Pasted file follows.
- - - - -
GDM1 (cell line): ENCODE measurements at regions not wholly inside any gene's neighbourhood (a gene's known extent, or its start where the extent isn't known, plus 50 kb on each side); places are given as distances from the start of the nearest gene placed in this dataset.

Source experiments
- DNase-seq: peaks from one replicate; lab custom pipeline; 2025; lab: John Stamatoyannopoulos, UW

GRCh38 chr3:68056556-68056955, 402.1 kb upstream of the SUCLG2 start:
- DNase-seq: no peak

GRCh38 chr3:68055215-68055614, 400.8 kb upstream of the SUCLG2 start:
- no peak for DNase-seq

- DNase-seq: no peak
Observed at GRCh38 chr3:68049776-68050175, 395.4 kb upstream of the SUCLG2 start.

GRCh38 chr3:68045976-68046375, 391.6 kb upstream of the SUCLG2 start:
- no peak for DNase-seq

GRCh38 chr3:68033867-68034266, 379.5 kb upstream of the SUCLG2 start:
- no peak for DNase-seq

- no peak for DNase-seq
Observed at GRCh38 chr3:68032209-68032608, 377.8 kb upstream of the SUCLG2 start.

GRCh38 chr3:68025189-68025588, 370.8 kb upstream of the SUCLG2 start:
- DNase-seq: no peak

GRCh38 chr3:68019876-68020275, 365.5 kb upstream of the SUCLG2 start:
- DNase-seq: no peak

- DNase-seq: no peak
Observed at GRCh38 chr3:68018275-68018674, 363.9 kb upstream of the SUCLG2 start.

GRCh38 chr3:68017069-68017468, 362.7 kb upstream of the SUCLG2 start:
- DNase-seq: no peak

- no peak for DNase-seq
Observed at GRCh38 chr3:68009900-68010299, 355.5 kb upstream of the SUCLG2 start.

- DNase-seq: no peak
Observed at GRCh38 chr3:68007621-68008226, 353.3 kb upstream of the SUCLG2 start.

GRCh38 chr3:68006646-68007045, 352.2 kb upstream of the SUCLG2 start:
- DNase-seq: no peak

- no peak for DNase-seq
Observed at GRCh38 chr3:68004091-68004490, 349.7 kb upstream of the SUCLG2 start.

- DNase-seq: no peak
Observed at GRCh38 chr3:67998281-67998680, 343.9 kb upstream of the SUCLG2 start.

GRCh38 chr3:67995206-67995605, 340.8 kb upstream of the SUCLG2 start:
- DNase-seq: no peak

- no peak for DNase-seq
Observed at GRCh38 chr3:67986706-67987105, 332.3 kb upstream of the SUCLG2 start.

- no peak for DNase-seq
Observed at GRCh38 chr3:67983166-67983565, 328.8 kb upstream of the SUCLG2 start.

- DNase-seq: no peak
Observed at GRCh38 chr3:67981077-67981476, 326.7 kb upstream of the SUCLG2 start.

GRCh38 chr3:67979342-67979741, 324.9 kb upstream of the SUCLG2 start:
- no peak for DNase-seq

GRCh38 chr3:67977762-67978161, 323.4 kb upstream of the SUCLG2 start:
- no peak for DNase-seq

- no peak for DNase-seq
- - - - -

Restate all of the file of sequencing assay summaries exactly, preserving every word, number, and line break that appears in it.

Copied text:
GDM1 (cell line): ENCODE measurements at regions not wholly inside any gene's neighbourhood (a gene's known extent, or its start where the extent isn't known, plus 50 kb on each side); places are given as distances from the start of the nearest gene placed in this dataset.

Source experiments
- DNase-seq: peaks from one replicate; lab custom pipeline; 2025; lab: John Stamatoyannopoulos, UW

GRCh38 chr3:68056556-68056955, 402.1 kb upstream of the SUCLG2 start:
- DNase-seq: no peak

GRCh38 chr3:68055215-68055614, 400.8 kb upstream of the SUCLG2 start:
- no peak for DNase-seq

- DNase-seq: no peak
Observed at GRCh38 chr3:68049776-68050175, 395.4 kb upstream of the SUCLG2 start.

GRCh38 chr3:68045976-68046375, 391.6 kb upstream of the SUCLG2 start:
- no peak for DNase-seq

GRCh38 chr3:68033867-68034266, 379.5 kb upstream of the SUCLG2 start:
- no peak for DNase-seq

- no peak for DNase-seq
Observed at GRCh38 chr3:68032209-68032608, 377.8 kb upstream of the SUCLG2 start.

GRCh38 chr3:68025189-68025588, 370.8 kb upstream of the SUCLG2 start:
- DNase-seq: no peak

GRCh38 chr3:68019876-68020275, 365.5 kb upstream of the SUCLG2 start:
- DNase-seq: no peak

- DNase-seq: no peak
Observed at GRCh38 chr3:68018275-68018674, 363.9 kb upstream of the SUCLG2 start.

GRCh38 chr3:68017069-68017468, 362.7 kb upstream of the SUCLG2 start:
- DNase-seq: no peak

- no peak for DNase-seq
Observed at GRCh38 chr3:68009900-68010299, 355.5 kb upstream of the SUCLG2 start.

- DNase-seq: no peak
Observed at GRCh38 chr3:68007621-68008226, 353.3 kb upstream of the SUCLG2 start.

GRCh38 chr3:68006646-68007045, 352.2 kb upstream of the SUCLG2 start:
- DNase-seq: no peak

- no peak for DNase-seq
Observed at GRCh38 chr3:68004091-68004490, 349.7 kb upstream of the SUCLG2 start.

- DNase-seq: no peak
Observed at GRCh38 chr3:67998281-67998680, 343.9 kb upstream of the SUCLG2 start.

GRCh38 chr3:67995206-67995605, 340.8 kb upstream of the SUCLG2 start:
- DNase-seq: no peak

- no peak for DNase-seq
Observed at GRCh38 chr3:67986706-67987105, 332.3 kb upstream of the SUCLG2 start.

- no peak for DNase-seq
Observed at GRCh38 chr3:67983166-67983565, 328.8 kb upstream of the SUCLG2 start.

- DNase-seq: no peak
Observed at GRCh38 chr3:67981077-67981476, 326.7 kb upstream of the SUCLG2 start.

GRCh38 chr3:67979342-67979741, 324.9 kb upstream of the SUCLG2 start:
- no peak for DNase-seq

GRCh38 chr3:67977762-67978161, 323.4 kb upstream of the SUCLG2 start:
- no peak for DNase-seq

- no peak for DNase-seq